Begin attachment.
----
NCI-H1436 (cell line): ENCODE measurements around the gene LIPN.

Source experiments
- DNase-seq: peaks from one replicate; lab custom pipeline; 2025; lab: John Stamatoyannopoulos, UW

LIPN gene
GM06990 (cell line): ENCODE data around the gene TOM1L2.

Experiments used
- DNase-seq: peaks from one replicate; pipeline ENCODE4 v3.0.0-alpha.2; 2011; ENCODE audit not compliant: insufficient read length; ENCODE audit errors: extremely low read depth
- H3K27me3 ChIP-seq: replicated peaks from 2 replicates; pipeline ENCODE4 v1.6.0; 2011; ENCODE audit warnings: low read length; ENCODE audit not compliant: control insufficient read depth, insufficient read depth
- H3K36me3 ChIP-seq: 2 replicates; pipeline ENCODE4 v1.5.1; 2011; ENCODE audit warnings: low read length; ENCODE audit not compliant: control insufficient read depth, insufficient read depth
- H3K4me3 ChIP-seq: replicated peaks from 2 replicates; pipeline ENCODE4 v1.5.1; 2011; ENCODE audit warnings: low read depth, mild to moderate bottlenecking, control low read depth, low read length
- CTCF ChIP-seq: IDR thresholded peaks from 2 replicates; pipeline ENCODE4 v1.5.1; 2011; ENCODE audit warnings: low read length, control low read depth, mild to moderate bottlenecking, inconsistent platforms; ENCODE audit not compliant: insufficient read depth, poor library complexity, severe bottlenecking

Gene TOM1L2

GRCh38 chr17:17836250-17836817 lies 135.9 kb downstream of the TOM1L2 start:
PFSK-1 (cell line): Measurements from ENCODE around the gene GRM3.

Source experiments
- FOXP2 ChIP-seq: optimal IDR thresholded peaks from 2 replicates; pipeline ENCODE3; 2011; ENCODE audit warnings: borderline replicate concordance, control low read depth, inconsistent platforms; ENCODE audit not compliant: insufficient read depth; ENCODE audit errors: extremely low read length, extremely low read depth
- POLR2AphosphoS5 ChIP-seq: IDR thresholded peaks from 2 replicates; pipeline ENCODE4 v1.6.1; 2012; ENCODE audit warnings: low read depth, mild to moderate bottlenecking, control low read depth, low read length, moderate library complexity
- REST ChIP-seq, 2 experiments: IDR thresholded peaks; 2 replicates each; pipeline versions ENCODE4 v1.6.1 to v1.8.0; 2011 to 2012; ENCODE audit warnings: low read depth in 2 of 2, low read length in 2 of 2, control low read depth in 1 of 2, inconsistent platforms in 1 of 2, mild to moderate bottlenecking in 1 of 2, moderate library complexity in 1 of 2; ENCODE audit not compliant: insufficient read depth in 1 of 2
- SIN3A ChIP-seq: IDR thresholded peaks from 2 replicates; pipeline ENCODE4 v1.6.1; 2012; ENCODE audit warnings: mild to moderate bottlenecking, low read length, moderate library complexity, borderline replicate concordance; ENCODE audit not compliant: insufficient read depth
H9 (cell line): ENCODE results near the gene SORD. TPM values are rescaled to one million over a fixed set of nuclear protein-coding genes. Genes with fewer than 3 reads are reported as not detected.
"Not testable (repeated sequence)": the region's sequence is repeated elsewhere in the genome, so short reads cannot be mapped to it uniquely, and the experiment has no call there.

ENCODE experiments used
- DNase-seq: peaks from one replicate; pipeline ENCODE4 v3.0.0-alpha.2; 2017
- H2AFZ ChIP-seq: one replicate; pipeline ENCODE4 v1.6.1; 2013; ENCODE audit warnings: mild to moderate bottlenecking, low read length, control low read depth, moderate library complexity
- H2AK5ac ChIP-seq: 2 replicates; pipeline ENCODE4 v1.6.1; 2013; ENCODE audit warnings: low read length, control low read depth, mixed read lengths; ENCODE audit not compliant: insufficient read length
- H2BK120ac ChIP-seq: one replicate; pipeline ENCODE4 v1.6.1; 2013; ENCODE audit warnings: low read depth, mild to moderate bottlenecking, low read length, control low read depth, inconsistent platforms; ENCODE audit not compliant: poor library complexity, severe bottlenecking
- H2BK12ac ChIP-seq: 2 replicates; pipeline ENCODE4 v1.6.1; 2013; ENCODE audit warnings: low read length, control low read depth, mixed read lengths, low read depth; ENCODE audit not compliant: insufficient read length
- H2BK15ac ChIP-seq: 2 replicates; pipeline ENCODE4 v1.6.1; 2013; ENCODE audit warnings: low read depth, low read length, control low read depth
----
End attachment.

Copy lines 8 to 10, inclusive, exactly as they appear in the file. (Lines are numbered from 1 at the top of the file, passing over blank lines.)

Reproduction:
- H3K27me3 ChIP-seq: replicated peaks from 2 replicates; pipeline ENCODE4 v1.6.0; 2011; ENCODE audit warnings: low read length; ENCODE audit not compliant: control insufficient read depth, insufficient read depth
- H3K36me3 ChIP-seq: 2 replicates; pipeline ENCODE4 v1.5.1; 2011; ENCODE audit warnings: low read length; ENCODE audit not compliant: control insufficient read depth, insufficient read depth
- H3K4me3 ChIP-seq: replicated peaks from 2 replicates; pipeline ENCODE4 v1.5.1; 2011; ENCODE audit warnings: low read depth, mild to moderate bottlenecking, control low read depth, low read length